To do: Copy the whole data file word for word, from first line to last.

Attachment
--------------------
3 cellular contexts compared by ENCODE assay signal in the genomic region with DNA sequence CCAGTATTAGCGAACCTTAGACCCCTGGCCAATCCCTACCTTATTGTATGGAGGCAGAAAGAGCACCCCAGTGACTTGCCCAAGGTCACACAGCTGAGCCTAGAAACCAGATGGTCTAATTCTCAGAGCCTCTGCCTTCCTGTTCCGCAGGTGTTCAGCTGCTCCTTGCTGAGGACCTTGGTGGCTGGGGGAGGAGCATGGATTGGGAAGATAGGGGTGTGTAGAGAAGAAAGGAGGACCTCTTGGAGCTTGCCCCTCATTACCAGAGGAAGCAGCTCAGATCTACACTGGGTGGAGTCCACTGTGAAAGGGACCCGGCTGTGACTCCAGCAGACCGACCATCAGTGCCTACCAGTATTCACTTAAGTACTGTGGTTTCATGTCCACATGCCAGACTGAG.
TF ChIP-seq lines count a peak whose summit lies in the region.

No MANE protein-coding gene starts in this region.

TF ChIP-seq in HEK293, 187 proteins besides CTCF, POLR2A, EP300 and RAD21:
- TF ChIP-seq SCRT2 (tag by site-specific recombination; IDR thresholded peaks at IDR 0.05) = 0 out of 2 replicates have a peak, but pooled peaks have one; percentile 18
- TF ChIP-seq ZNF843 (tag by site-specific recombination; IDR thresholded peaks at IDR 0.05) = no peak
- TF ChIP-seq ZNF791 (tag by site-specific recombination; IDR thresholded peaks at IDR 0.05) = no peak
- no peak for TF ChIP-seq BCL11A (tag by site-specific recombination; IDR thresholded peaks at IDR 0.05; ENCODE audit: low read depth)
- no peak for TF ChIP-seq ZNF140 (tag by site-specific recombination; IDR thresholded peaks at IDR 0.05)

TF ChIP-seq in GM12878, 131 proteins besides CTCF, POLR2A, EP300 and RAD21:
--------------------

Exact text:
3 cellular contexts compared by ENCODE assay signal in the genomic region with DNA sequence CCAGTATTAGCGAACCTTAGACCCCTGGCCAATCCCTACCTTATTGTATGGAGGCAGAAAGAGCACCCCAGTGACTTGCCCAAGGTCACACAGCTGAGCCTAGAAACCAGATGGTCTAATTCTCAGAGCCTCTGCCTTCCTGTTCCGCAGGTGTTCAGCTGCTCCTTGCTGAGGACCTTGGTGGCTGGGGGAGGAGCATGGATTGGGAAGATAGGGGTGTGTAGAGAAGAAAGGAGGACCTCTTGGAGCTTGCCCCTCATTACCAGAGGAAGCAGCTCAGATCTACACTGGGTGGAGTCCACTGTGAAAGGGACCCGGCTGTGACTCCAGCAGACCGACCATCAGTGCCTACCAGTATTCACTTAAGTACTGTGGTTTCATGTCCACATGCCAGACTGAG.
TF ChIP-seq lines count a peak whose summit lies in the region.

No MANE protein-coding gene starts in this region.

TF ChIP-seq in HEK293, 187 proteins besides CTCF, POLR2A, EP300 and RAD21:
- TF ChIP-seq SCRT2 (tag by site-specific recombination; IDR thresholded peaks at IDR 0.05) = 0 out of 2 replicates have a peak, but pooled peaks have one; percentile 18
- TF ChIP-seq ZNF843 (tag by site-specific recombination; IDR thresholded peaks at IDR 0.05) = no peak
- TF ChIP-seq ZNF791 (tag by site-specific recombination; IDR thresholded peaks at IDR 0.05) = no peak
- no peak for TF ChIP-seq BCL11A (tag by site-specific recombination; IDR thresholded peaks at IDR 0.05; ENCODE audit: low read depth)
- no peak for TF ChIP-seq ZNF140 (tag by site-specific recombination; IDR thresholded peaks at IDR 0.05)

TF ChIP-seq in GM12878, 131 proteins besides CTCF, POLR2A, EP300 and RAD21: